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I work for a company that has a multi-tenant database model that doesn't currently use database partitioning. The ideal end-state would be adding a new TenantID column to every existing table, including this new column as the first column in every primary key, and rewriting all existing SQL definitions to filter and equi-join on TenantID.

However, with thousands of existing SQL modules, this is a resource intensive solution, outside of a complete rewrite of the entire database. So my new plan is to make this update in phases.

Phase I will be keeping the existing database schema exactly as is, and creating aligned database partitions that use the existing SupplierID column (which is in nearly every table) as a proxy for TenantID. SupplierID already lines up well to what I want to do with TenantID. Existing suppliers are clustered into supplier groups, so a group of suppliers can be thought of as a single tenant.

So my question is. If I do this, create aligned database partitions on the existing tables without changing any table schema or the definitions of any existing SQL modules, will I see any performance benefits?

You can ask for additional information in the comments, and I will update the question to reflect them. But for starters there are many existing queries that filter on SupplierID, but few that equi-join on it.

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    Is your proposal to partition several tables using a common partition function defined over ranges of SupplierID values? Perhaps adding a complete concrete example to your question would help clarify. – Paul White Feb 22 '17 at 10:55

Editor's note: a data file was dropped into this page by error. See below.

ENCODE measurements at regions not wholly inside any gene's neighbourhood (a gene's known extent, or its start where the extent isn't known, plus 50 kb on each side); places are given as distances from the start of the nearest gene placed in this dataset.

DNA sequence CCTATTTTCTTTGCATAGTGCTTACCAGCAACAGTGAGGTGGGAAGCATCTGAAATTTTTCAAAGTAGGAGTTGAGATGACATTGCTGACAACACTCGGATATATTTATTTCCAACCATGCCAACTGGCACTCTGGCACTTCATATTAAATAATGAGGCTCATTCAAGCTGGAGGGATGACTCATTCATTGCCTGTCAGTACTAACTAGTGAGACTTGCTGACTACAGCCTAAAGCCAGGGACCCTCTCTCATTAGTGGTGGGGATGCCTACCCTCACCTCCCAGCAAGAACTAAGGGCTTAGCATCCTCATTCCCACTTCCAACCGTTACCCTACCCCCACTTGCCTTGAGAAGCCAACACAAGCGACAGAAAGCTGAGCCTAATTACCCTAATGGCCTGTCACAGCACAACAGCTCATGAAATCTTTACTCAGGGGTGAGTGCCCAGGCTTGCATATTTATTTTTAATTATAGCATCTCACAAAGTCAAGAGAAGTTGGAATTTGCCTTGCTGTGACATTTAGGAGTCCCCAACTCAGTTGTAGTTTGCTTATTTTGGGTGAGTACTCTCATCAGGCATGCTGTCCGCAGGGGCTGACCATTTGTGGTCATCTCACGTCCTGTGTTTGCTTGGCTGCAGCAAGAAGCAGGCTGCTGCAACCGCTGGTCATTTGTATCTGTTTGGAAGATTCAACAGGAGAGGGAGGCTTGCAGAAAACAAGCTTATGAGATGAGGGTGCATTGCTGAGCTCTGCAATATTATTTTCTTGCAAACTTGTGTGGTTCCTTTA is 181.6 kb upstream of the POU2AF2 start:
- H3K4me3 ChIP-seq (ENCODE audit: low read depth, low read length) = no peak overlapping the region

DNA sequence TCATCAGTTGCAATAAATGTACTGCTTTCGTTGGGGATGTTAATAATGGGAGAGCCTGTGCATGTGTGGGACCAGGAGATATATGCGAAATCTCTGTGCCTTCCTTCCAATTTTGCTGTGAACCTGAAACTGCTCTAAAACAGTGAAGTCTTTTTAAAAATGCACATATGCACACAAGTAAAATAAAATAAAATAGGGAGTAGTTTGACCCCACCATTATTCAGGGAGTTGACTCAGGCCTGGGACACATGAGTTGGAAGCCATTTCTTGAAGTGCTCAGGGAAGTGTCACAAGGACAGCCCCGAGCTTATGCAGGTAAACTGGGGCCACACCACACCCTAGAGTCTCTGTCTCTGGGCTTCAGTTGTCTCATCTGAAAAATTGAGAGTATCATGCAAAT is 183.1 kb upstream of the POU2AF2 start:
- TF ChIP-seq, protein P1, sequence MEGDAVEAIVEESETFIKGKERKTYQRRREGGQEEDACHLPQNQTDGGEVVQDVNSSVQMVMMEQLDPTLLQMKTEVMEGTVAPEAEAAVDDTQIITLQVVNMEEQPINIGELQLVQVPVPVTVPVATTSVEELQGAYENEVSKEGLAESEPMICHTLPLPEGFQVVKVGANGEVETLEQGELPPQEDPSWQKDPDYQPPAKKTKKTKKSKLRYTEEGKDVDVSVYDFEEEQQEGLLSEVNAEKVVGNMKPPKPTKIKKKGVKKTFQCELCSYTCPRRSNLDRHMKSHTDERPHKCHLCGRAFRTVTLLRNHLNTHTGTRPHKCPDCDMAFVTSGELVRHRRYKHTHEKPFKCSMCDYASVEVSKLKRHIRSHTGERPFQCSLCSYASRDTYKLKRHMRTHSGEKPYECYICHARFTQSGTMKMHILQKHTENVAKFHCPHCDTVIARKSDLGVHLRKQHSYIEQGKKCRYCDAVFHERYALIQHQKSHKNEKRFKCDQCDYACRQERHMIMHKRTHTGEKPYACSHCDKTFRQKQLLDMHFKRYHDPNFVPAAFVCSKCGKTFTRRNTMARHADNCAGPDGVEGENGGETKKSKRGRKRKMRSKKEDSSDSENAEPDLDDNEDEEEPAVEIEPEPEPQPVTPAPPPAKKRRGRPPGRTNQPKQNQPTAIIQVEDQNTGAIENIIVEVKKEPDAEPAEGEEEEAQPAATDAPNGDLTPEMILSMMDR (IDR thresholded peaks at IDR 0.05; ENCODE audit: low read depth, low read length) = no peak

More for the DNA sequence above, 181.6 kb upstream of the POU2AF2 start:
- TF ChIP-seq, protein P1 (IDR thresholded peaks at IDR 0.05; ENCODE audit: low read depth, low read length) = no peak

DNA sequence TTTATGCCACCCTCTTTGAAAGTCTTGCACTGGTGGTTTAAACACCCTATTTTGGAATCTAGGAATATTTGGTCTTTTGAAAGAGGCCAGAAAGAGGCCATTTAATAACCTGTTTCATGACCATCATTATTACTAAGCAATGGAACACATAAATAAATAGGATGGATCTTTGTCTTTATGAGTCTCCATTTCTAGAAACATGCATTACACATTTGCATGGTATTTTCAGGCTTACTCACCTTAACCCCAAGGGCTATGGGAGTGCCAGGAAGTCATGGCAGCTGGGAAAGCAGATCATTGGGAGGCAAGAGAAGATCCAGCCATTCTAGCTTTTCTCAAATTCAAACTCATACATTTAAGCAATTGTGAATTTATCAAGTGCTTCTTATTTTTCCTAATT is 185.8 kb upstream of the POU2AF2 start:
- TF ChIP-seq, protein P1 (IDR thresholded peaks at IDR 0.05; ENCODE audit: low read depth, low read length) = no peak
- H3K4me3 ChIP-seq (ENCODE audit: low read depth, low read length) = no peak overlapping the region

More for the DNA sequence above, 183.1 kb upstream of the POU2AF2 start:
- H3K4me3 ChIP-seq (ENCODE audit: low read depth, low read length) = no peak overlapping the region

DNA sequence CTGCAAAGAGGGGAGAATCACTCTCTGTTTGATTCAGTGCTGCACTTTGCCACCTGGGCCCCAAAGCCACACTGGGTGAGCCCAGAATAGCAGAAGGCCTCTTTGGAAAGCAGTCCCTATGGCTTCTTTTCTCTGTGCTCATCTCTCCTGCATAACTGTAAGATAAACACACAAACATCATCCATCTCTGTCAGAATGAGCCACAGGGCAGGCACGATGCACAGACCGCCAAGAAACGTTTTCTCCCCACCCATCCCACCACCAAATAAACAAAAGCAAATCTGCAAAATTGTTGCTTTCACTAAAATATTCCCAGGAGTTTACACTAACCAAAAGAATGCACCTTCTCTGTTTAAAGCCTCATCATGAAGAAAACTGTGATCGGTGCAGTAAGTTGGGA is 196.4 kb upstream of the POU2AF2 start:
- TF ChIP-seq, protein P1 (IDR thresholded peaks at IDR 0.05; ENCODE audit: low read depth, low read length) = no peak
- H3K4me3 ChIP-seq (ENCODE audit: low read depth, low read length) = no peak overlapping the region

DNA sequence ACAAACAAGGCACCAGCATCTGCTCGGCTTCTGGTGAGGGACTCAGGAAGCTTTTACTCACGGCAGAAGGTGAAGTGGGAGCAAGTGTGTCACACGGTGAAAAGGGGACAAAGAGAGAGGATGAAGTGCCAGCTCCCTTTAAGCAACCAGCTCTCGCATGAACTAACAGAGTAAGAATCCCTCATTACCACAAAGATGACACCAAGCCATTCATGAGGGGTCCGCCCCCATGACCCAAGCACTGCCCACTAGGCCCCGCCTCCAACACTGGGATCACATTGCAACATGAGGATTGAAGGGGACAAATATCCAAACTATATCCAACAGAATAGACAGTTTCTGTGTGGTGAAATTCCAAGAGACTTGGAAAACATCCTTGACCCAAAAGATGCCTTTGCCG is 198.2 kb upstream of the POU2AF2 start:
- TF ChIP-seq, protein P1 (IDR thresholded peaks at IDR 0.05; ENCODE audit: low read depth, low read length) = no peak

• Yes, that is what I was planning. Pick one range of SupplierID values to test it on, leaving the rest of the data in the main partition, which I am calling general pop. So I can post concrete results on whether the limited experiment worked. The question is getting at performance improvement vs work. Every phase after phase I will require more than just my resources to work. I'd rather not fail, but as they say in Agile, if you have to fail, fail early. – Matthew Sontum Feb 23 '17 at 0:15
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    I'm primarily inviting you to add a complete code example to your question. This would be clearer than trying to describe your proposal in words alone. – Paul White Feb 23 '17 at 6:28
  • Well, I'll end up writing this for work today anyway. And what I will be writing should be generic enough to post here, the script to move all tables with SupplierID to use the new partition for a particular set of SupplierIDs – Matthew Sontum Feb 23 '17 at 12:00
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Possibly, but in my experience you don't partition data for performance reasons. Yes, partition elimination can reduce the IO that some queries consume but there are complications that partitioning will introduce, see here for my favourite.

What partitioning does help with is maintenance. You can rebuild indexes, and stats (on SQL Server 2014+) at the partition level. This can be a huge win when you struggle to keep maintenance operations inside your maintenance window.

Partitioning is also great when it comes to loading and archiving data. The SWITCH statement is your friend here.

Lastly partitioning can also be used to optimise columnstore indexes by introducing a level of ordering to the data. This helps with dictionary pressure. Each partition acts as it's own columnstore index which means you get more global dictionaries as well as delta stores and delta bitmaps. Niko's blog has much much more info here

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